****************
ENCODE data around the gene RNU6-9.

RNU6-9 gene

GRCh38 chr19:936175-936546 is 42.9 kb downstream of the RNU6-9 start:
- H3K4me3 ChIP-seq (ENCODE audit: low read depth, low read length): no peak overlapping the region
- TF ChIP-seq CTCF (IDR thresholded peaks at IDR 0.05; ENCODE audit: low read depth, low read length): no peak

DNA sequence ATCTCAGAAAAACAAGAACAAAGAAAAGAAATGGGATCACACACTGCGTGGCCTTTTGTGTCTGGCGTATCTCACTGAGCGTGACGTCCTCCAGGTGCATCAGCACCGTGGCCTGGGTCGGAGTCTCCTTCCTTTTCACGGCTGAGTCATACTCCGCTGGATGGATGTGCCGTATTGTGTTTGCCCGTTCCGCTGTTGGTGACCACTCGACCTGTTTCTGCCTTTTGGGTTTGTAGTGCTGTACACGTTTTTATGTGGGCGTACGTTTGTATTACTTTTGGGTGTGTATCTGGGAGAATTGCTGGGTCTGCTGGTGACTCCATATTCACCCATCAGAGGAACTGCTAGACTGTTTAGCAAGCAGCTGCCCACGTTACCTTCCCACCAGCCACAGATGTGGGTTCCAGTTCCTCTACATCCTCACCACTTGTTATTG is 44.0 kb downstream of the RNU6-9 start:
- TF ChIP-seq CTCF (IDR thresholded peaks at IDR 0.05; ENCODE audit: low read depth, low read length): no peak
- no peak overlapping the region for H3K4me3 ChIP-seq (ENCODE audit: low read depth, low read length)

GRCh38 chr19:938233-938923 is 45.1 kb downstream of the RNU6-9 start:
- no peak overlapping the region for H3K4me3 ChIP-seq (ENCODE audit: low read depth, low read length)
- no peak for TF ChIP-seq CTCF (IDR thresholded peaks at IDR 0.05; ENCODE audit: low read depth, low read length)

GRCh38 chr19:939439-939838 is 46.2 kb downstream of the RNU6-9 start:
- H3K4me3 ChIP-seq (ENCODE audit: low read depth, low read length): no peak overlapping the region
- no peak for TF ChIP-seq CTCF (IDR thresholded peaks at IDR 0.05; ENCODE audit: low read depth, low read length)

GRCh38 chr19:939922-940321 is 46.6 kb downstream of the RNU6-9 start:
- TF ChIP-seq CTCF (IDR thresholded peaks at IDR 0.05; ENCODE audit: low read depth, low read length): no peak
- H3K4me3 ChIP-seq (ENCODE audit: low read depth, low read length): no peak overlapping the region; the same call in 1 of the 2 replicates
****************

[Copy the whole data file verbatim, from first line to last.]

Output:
ENCODE data around the gene RNU6-9.

RNU6-9 gene

GRCh38 chr19:936175-936546 is 42.9 kb downstream of the RNU6-9 start:
- H3K4me3 ChIP-seq (ENCODE audit: low read depth, low read length): no peak overlapping the region
- TF ChIP-seq CTCF (IDR thresholded peaks at IDR 0.05; ENCODE audit: low read depth, low read length): no peak

DNA sequence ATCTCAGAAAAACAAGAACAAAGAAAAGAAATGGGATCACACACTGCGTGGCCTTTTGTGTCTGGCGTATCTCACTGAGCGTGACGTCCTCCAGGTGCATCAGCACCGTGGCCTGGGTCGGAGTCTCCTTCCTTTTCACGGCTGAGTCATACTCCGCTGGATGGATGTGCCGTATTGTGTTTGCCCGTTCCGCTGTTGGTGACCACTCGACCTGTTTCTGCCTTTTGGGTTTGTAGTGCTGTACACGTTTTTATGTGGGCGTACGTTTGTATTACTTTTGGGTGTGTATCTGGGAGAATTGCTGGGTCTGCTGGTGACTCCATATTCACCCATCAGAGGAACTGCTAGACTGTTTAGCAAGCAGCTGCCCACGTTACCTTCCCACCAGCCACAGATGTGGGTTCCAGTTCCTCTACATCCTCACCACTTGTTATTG is 44.0 kb downstream of the RNU6-9 start:
- TF ChIP-seq CTCF (IDR thresholded peaks at IDR 0.05; ENCODE audit: low read depth, low read length): no peak
- no peak overlapping the region for H3K4me3 ChIP-seq (ENCODE audit: low read depth, low read length)

GRCh38 chr19:938233-938923 is 45.1 kb downstream of the RNU6-9 start:
- no peak overlapping the region for H3K4me3 ChIP-seq (ENCODE audit: low read depth, low read length)
- no peak for TF ChIP-seq CTCF (IDR thresholded peaks at IDR 0.05; ENCODE audit: low read depth, low read length)

GRCh38 chr19:939439-939838 is 46.2 kb downstream of the RNU6-9 start:
- H3K4me3 ChIP-seq (ENCODE audit: low read depth, low read length): no peak overlapping the region
- no peak for TF ChIP-seq CTCF (IDR thresholded peaks at IDR 0.05; ENCODE audit: low read depth, low read length)

GRCh38 chr19:939922-940321 is 46.6 kb downstream of the RNU6-9 start:
- TF ChIP-seq CTCF (IDR thresholded peaks at IDR 0.05; ENCODE audit: low read depth, low read length): no peak
- H3K4me3 ChIP-seq (ENCODE audit: low read depth, low read length): no peak overlapping the region; the same call in 1 of the 2 replicates